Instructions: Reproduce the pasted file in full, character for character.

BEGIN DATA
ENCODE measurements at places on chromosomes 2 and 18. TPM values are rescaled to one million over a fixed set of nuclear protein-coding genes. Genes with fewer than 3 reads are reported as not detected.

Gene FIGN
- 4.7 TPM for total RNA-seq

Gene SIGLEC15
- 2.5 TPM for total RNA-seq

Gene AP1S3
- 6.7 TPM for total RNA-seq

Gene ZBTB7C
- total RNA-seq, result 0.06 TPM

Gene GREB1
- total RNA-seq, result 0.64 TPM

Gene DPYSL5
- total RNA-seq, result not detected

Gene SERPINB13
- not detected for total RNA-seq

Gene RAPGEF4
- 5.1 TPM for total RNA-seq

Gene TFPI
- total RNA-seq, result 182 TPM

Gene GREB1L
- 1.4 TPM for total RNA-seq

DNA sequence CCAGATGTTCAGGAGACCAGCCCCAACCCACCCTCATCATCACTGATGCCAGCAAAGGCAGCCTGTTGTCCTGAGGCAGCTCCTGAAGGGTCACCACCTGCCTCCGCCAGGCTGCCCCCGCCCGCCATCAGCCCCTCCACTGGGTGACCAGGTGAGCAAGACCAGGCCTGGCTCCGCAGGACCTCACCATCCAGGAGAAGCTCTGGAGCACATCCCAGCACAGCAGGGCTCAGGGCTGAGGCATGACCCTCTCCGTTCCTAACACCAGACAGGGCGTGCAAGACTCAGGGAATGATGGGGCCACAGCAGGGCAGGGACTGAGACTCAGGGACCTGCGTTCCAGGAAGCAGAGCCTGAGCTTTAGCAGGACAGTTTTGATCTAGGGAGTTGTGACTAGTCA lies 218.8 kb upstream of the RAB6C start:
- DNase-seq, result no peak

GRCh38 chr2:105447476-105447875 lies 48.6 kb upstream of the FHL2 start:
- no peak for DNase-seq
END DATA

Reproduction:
ENCODE measurements at places on chromosomes 2 and 18. TPM values are rescaled to one million over a fixed set of nuclear protein-coding genes. Genes with fewer than 3 reads are reported as not detected.

Gene FIGN
- 4.7 TPM for total RNA-seq

Gene SIGLEC15
- 2.5 TPM for total RNA-seq

Gene AP1S3
- 6.7 TPM for total RNA-seq

Gene ZBTB7C
- total RNA-seq, result 0.06 TPM

Gene GREB1
- total RNA-seq, result 0.64 TPM

Gene DPYSL5
- total RNA-seq, result not detected

Gene SERPINB13
- not detected for total RNA-seq

Gene RAPGEF4
- 5.1 TPM for total RNA-seq

Gene TFPI
- total RNA-seq, result 182 TPM

Gene GREB1L
- 1.4 TPM for total RNA-seq

DNA sequence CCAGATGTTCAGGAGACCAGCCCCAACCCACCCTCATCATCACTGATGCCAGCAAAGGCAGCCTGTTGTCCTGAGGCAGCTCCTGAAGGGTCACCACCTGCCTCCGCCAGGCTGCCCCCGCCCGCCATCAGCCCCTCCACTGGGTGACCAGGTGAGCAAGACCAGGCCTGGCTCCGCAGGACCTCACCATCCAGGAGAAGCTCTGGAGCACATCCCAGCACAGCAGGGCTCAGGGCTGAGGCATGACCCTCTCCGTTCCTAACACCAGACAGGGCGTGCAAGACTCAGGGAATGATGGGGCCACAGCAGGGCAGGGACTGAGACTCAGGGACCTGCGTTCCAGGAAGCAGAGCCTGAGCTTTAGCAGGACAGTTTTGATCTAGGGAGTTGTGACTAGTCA lies 218.8 kb upstream of the RAB6C start:
- DNase-seq, result no peak

GRCh38 chr2:105447476-105447875 lies 48.6 kb upstream of the FHL2 start:
- no peak for DNase-seq